Overcast   69.0F  |  Forecast »

How to Make Basket and Wallet Crafts out of Cartons

Tetra Pak packaging is great material for a family DIY project kids will love. Get recycling and make a spring inspired woven basket or cool change purse.

A castoff carton might not be the first thing you think of when you hear "crafting supply." But it should be! Those juice and dairy containers often are made of Tetra Pak: A plastic-coated paperboard that's sturdy enough to stand up to liquids and freezer burn alike. So why not your kids' collections – or spare cash? To boot, it's a great way to repurpose the stuff, if your southeast Michigan community doesn't happen to offer carton recycling. Whip up your own basket or wallet with these directions.

Ice Cream Carton Basket

"Recyclo-weave" a cool container to stash your kids' art supplies or knickknacks. This simple three-stepper is from Recyclo-Gami, in which veteran kids' food and craft editor/maker Laurie Goldrich Wolf upcycles household castoffs into 40 cool creations. We betcha melt for this classic.

Materials

  • Round, empty ice cream carton (cleaned and dried)
  • Scissors
  • Tape
  • Scraps of fabric, ribbon, foil or any other sturdy, colorful scrap material

Instructions

  1. Cut the carton sides into vertical slices – right to the bottom. Cut your scrap material into strips 1/2" to 1" wide. Figure the strip lengths by wrapping each around the carton until it overlaps by a 1/2 to 1 inch, and cut off the excess.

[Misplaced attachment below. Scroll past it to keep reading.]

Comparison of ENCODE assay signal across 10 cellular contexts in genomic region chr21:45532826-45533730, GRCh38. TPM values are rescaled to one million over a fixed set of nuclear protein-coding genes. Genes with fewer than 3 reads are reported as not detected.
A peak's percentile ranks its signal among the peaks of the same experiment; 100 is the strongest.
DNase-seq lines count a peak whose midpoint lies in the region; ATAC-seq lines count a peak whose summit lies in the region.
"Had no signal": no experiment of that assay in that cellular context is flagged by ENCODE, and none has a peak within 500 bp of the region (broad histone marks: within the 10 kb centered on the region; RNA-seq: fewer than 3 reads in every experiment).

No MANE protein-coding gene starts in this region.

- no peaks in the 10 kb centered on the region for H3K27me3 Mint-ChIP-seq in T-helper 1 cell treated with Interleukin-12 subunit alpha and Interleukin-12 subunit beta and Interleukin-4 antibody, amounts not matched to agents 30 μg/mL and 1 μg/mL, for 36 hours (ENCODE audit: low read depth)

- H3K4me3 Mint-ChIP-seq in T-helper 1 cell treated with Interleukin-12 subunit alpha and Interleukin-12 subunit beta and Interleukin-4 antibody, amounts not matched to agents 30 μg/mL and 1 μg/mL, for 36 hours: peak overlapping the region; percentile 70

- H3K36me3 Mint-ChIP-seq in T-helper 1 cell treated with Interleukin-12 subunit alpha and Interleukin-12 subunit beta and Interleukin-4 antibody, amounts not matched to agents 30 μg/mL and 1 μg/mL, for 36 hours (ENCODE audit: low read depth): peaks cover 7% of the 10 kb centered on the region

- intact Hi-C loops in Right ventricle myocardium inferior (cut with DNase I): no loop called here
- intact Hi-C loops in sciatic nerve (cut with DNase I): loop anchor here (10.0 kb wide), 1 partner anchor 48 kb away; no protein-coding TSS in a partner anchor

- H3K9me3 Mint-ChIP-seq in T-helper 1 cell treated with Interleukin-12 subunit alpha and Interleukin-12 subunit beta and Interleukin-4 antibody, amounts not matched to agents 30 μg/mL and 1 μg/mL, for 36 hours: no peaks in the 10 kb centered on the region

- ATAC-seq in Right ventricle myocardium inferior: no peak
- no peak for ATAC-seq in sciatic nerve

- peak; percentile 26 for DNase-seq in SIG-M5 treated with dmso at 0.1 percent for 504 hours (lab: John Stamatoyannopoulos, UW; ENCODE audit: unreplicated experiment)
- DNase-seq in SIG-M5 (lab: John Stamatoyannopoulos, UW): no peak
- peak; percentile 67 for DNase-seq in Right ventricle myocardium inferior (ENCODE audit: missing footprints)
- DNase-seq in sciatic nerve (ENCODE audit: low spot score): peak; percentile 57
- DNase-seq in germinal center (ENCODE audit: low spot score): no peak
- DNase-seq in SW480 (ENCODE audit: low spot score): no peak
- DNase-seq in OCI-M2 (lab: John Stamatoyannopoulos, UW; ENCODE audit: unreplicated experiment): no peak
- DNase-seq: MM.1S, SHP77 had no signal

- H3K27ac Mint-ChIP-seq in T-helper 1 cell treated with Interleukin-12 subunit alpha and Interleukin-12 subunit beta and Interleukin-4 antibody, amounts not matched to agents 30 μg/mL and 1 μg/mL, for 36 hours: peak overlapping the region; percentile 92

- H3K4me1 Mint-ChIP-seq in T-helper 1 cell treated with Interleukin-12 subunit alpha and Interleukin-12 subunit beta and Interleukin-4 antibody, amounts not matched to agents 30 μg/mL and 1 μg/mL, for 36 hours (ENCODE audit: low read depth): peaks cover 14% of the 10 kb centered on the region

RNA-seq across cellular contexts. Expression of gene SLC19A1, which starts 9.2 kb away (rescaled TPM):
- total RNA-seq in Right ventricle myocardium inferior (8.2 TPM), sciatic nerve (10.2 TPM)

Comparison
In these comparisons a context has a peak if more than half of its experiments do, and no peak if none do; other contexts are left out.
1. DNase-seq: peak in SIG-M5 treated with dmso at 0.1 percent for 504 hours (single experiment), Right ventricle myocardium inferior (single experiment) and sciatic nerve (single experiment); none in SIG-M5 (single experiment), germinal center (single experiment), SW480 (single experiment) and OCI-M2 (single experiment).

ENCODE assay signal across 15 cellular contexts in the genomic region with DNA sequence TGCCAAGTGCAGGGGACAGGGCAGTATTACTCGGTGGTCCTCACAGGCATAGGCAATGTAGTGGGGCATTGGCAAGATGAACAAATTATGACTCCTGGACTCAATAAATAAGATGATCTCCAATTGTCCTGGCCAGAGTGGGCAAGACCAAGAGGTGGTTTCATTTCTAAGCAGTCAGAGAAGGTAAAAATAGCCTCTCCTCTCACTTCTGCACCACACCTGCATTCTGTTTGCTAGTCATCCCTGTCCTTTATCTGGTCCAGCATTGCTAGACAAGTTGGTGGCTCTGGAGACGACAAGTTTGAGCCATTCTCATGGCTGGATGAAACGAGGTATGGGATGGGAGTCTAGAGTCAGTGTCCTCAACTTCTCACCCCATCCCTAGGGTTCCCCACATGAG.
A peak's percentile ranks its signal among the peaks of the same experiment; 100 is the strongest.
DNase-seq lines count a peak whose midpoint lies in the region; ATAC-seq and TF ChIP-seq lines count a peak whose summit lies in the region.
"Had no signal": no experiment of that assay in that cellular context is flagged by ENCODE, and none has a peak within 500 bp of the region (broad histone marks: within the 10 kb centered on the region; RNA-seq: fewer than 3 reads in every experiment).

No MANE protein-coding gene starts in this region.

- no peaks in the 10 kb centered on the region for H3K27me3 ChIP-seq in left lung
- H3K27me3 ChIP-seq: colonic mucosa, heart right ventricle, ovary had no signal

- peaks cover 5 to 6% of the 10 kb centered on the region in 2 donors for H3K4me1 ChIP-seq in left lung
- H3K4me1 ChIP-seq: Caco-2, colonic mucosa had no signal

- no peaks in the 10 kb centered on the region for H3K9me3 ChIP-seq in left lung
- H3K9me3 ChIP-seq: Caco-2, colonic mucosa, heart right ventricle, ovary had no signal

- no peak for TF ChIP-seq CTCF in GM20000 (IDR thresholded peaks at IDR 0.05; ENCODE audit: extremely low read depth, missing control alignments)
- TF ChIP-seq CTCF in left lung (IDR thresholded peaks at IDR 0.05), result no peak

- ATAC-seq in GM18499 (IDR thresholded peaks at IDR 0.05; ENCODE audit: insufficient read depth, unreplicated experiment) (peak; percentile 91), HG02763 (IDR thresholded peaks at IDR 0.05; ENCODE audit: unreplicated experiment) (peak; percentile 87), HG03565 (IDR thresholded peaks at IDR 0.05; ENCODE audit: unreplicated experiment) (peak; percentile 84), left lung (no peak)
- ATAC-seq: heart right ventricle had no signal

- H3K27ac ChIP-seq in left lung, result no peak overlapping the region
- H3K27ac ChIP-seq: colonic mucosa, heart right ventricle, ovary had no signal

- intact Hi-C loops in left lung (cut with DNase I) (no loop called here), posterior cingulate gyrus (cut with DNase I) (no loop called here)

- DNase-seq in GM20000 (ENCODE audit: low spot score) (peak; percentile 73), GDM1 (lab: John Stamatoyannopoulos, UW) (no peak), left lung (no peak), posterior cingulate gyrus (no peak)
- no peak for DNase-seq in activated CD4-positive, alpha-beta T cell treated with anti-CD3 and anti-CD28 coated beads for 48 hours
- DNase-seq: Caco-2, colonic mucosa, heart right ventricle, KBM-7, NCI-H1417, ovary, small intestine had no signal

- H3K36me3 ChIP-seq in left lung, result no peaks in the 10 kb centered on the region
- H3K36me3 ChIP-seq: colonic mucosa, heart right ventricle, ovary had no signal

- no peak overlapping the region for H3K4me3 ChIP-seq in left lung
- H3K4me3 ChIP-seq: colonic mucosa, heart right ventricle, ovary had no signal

2. On the inside of the carton, tape the end of a scrap strip to the backside of a slice of the carton. Weave the strip around the container, first going under a slice of the carton, then over another slice – under, over, etc. When you get back to the beginning, tape the end to the inside and cut off any excess.
  3. Repeat with a second strip, this time first going over a slice of the carton, then under (so the strips alternate). Keep weaving with new strips until you've reached the top. Secure the carton slices from the inside with a piece of tape that wraps around the entire interior of the top (hint: colored tape looks best!).

Tetra Pak Wallet

For almost 60 years, Sweden-based Tetra Pak has made kick-butt food packaging. Well, turns out one of its most iconic products, the Tetra Brik, easily morphs into a cool customizable coin purse (and odds are good you already have one in the fridge). Crafty bloggers dish plenty of variations, but here are the basics.

Materials

  • 1 32-oz. (1 quart) Tetra Brik box* (commonly used for soy milks, juices, broths and pre-made soups)
  • Scissors
  • Colorful masking or duct tape
  • Stapler
  • Self-adhesive hook-and-loop fastener (like Velcro)
  • Magazine clippings or stickers (optional)
  • Water-based sealer (like Mod Podge) or packing tape (optional)

*See purple wallet. You can also modify a half-gallon milk/juice carton, like the red one.

Instructions

  1. Rinse out and shake-dry the box. Release its folded top and bottom flaps. Flatten it by pushing down on the front, carefully squashing out and creasing the sides.